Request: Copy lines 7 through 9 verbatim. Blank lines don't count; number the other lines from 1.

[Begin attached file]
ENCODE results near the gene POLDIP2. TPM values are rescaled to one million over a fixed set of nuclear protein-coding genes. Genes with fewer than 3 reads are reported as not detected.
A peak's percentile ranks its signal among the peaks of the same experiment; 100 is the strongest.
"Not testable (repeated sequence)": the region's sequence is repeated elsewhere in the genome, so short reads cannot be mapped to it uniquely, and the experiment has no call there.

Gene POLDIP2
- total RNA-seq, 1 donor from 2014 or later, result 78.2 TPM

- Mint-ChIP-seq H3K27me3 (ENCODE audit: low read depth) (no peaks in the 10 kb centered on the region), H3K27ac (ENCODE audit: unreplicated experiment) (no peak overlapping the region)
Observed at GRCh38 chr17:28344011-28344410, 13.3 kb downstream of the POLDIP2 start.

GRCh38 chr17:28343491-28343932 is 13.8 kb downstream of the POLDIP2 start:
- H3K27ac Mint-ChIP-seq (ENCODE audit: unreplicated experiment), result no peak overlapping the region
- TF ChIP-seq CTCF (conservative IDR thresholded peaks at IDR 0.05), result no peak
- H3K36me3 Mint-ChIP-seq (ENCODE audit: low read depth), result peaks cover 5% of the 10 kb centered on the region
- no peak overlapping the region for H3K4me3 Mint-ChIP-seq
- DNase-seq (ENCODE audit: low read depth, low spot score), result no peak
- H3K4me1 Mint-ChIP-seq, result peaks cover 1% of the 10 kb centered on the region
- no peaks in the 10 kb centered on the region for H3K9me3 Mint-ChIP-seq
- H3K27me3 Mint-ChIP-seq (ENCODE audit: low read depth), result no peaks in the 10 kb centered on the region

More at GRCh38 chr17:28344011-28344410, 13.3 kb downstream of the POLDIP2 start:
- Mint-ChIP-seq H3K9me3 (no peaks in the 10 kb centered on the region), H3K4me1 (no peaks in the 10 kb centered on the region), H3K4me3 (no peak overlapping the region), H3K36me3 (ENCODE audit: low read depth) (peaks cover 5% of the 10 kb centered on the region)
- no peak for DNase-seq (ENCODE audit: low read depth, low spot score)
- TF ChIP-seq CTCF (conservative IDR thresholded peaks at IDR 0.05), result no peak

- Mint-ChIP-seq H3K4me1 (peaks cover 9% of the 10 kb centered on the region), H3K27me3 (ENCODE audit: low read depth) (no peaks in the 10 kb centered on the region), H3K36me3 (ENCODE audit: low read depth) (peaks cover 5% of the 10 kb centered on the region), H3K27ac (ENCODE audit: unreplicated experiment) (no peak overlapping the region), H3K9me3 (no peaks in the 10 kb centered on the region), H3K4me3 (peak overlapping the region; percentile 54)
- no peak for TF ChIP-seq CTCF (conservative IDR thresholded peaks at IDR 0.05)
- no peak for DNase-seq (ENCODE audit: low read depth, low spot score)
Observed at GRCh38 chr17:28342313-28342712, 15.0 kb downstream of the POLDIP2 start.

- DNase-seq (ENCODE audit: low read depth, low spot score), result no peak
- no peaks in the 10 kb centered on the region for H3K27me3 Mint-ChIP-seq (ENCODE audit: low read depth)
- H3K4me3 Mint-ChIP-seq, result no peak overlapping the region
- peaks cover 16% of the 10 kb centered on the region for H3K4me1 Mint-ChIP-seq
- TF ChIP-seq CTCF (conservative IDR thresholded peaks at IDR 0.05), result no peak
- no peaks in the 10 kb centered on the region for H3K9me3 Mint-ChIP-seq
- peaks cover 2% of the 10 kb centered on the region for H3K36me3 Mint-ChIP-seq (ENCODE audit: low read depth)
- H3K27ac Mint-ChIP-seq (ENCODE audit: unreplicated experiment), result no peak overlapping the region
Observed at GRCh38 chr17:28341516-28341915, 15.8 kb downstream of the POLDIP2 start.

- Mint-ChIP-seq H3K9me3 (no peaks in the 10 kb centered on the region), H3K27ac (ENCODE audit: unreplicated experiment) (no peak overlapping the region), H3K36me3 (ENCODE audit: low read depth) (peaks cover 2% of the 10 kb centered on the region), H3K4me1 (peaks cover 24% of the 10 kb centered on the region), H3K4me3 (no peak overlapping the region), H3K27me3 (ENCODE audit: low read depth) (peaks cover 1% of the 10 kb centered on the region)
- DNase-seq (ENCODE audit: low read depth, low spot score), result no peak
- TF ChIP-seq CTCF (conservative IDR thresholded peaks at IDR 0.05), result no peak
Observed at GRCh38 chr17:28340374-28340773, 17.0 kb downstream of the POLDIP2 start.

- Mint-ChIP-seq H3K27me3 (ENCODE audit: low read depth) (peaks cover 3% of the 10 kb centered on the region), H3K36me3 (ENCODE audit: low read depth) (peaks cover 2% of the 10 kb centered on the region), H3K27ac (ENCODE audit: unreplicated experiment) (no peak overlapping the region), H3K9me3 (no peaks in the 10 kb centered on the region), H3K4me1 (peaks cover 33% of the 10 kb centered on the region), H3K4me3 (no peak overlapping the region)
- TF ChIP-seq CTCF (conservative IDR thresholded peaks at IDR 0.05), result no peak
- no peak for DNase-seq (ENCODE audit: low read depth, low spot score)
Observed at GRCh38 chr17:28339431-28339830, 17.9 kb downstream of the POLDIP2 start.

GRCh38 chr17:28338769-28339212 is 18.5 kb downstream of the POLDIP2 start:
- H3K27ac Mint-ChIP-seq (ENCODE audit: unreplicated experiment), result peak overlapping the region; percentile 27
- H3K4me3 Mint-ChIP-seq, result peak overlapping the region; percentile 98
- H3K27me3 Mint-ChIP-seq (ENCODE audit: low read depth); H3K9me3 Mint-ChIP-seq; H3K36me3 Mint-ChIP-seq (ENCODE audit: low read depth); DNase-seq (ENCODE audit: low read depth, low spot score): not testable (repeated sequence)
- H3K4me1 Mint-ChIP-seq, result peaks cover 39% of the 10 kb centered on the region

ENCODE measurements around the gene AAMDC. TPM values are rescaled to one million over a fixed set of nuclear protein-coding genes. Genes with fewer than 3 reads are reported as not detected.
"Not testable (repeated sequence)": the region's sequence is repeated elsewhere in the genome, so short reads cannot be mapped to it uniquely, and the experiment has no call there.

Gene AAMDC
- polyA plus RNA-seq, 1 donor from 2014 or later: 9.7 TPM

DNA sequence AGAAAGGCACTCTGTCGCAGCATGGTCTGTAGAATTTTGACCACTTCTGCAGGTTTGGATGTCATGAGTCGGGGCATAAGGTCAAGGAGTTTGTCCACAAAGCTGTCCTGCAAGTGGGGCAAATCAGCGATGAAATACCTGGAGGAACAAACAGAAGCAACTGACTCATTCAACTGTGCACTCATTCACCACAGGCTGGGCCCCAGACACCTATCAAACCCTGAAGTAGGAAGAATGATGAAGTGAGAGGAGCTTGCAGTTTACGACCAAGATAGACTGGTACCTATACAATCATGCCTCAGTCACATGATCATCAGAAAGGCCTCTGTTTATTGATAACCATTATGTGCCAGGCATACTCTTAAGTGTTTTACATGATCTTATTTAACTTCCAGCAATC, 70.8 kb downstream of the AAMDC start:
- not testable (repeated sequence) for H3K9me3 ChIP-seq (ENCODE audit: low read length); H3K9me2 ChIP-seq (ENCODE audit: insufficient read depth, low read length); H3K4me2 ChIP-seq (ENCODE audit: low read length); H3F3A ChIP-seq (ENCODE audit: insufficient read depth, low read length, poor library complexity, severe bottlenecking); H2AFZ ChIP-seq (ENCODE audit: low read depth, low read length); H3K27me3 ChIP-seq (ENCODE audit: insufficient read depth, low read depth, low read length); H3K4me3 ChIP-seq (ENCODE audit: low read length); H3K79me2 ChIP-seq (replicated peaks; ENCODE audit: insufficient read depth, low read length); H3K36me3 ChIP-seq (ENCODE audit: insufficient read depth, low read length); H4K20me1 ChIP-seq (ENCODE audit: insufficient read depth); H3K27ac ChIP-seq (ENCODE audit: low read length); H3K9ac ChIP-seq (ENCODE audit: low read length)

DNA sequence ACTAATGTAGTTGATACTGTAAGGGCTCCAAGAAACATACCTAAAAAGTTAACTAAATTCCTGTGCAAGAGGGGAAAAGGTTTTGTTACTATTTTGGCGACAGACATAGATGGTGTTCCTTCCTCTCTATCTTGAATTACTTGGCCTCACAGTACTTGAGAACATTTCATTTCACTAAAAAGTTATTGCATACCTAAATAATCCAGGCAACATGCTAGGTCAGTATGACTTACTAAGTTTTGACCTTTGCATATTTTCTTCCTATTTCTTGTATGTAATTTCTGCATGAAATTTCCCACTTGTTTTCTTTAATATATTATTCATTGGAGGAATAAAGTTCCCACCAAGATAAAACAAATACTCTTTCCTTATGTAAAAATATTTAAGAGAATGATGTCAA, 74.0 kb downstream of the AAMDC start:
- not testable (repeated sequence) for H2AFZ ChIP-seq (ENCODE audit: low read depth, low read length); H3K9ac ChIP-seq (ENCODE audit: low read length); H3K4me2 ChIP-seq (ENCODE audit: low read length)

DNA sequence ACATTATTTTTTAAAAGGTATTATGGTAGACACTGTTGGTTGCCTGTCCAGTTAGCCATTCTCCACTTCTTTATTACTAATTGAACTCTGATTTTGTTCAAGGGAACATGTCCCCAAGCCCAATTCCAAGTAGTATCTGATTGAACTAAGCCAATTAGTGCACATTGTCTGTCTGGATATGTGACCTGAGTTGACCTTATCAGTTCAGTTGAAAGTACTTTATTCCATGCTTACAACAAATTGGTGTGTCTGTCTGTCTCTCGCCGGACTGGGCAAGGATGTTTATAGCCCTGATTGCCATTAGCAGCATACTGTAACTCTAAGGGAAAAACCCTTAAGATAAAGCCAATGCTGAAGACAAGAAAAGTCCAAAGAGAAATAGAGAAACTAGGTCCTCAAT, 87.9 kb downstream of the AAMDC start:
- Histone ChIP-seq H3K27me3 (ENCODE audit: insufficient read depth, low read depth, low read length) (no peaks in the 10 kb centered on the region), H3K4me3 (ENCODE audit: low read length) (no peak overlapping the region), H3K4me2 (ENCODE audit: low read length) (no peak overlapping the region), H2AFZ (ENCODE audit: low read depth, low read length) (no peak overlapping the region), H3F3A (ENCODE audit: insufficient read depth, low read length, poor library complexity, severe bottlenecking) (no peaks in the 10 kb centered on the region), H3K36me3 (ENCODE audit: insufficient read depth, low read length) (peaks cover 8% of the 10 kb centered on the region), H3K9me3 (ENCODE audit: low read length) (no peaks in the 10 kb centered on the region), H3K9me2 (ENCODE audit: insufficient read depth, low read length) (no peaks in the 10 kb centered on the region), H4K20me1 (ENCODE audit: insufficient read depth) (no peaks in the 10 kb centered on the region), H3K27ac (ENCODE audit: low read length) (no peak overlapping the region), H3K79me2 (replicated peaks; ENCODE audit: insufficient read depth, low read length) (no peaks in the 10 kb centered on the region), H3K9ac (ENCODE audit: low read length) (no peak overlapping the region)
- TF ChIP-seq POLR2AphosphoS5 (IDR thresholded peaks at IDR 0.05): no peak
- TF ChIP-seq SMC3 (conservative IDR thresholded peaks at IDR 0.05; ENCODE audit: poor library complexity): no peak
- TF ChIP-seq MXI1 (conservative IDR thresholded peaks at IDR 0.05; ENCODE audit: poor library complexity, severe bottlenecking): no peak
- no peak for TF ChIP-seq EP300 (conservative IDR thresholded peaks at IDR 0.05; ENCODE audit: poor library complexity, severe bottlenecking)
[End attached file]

Observed at GRCh38 chr17:28344011-28344410, 13.3 kb downstream of the POLDIP2 start.

GRCh38 chr17:28343491-28343932 is 13.8 kb downstream of the POLDIP2 start:
- H3K27ac Mint-ChIP-seq (ENCODE audit: unreplicated experiment), result no peak overlapping the region